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Fall of Gallipoli
Part of the Byzantine-Ottoman wars
Byzantine empire 1355.jpg
The Byzantine and Ottoman Empires within a year of the occupation of Gallipoli
DateMarch 1354
LocationGallipoli peninsula
Result Ottoman occupation
Europe open to expansion
Belligerents
Byzantine Empire Byzantine Empire Ottoman Empire Ottoman Turks
Commanders and leaders
None Suleyman Pasha


The fall of Gallipoli to the Ottomans occurred in March 1354. After suffering a half-century of a string of defeats at the hands of the Ottomans, the Byzantines had lost nearly all of their possessions in Anatolia. Access to the Aegean and Marmara meant that the Ottomans could now implement the conquest of the Peloponnese, Greece and further north into Serbia and Hungary.

Occupation[]

During the Byzantine civil war of 1352–1357, Turkish mercenaries allied to the emperor John VI Kantakouzenos plundered most of Byzantine Thrace and around 1352 were granted[1][2] the small fortress of Tzympe near Gallipoli. On 2 March 1354, the area was struck by an earthquake which destroyed hundreds of villages and towns in the area.[3] Nearly every building in Gallipoli was destroyed, causing the Greek inhabitants to evacuate the city. Within a month, Suleyman Pasha seized the site, quickly fortifying it and populating it with Turkish families brought over from Anatolia.[1]

Aftermath[]

John VI offered cash payments to the Ottoman sultan Orhan I to vacate the city, but was refused. The sultan said he had not taken the city by force and could not give up something which had been granted to him by Allah.[4] Panic spread throughout Constantinople as many believed that the Turks would soon be coming for the city itself. Because of this, Kantakouzenos's position became unstable, and he was overthrown in November of 1354.[3]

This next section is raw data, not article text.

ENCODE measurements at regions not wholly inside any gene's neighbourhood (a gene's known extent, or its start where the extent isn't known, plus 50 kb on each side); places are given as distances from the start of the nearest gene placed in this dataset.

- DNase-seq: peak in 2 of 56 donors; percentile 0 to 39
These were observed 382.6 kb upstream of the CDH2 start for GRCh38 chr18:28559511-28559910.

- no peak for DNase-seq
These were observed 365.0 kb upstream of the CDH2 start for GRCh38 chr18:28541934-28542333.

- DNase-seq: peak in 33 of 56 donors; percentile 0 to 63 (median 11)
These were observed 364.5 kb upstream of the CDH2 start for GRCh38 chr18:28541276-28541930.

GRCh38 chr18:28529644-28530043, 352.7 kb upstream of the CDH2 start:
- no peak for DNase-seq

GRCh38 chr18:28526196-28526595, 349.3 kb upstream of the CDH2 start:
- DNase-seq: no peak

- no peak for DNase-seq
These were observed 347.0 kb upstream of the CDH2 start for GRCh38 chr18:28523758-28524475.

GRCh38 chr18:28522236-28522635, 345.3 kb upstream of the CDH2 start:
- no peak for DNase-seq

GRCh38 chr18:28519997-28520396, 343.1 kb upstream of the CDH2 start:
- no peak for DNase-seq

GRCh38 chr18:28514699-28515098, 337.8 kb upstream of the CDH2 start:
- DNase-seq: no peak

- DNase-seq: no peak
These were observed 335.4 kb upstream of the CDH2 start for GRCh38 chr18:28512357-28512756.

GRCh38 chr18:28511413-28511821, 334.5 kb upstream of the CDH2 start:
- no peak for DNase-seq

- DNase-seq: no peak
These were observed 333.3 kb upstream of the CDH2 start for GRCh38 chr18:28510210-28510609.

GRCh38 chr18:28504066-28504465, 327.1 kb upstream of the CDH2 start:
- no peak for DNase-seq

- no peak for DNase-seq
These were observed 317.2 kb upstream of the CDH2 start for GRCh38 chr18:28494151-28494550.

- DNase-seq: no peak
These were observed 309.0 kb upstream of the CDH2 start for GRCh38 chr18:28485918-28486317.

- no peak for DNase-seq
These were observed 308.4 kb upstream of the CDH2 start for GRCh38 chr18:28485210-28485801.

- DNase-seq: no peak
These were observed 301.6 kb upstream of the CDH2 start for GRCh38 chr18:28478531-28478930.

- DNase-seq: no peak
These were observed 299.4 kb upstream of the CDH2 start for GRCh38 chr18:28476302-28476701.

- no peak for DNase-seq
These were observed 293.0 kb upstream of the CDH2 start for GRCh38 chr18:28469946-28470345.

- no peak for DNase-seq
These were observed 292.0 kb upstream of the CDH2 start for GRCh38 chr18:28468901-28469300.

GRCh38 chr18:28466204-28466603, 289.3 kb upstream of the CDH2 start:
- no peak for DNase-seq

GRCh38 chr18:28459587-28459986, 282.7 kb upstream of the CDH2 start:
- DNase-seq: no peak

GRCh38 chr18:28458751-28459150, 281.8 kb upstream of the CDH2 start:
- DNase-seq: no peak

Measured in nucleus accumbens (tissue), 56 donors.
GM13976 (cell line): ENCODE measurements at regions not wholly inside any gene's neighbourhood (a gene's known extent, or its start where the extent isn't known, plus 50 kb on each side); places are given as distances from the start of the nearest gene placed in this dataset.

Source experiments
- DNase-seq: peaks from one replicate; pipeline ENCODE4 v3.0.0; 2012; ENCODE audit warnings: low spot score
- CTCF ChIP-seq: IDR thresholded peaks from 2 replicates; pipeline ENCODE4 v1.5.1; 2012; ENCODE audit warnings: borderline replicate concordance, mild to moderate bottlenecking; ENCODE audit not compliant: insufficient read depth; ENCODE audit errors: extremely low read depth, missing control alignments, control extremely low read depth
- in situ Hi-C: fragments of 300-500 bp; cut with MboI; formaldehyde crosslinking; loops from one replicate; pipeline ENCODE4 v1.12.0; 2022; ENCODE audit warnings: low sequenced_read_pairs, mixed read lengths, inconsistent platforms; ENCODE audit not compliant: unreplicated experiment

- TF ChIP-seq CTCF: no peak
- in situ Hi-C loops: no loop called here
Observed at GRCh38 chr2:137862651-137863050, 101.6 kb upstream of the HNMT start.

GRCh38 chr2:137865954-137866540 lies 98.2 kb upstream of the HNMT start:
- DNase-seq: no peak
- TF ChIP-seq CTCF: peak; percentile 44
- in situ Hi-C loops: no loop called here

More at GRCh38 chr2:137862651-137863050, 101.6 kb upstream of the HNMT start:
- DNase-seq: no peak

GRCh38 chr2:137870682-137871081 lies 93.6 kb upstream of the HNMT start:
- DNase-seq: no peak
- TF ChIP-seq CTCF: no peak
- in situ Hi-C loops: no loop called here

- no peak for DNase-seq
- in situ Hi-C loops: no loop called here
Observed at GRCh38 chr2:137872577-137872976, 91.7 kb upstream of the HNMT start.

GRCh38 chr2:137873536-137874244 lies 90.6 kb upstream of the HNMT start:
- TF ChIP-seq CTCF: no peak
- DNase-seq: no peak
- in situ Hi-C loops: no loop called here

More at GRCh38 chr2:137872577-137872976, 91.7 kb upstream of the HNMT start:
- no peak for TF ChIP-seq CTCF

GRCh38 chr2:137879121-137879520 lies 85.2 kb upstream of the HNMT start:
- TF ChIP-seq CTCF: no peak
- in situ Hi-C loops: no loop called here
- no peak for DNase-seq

Gallipoli was to become the major bridgehead into Europe through which the Ottomans would facilitate further expansion into Europe.[5] In less than ten years, nearly all of Byzantine Thrace had fallen to the Turks, including Adrianople.[3]

References[]

  1. 1.0 1.1 Nicolle, David and Hook, Adam. Ottoman Fortifications 1300–1710. Osprey Publishing, 2010. Accessed 3 Sept 2011.
  2. Goffman, Daniel. The Ottoman Empire and Early Modern Europe. Cambridge University Press, 2002. Accessed 3 Sept 2011.
  3. 3.0 3.1 3.2 Ostrogorsky, George. History of the Byzantine State, pp. 530–537. Rutgers University Press (New Jersey), 1969.
  4. Norwich, John. A Short History of Byzantium, p. 348. Alfred A. Knopf (New York), 1997.
  5. Vasiliev, Alexander. History of the Byzantine Empire, 324–1453, 2nd ed, p. 622. (Madison), 1952.

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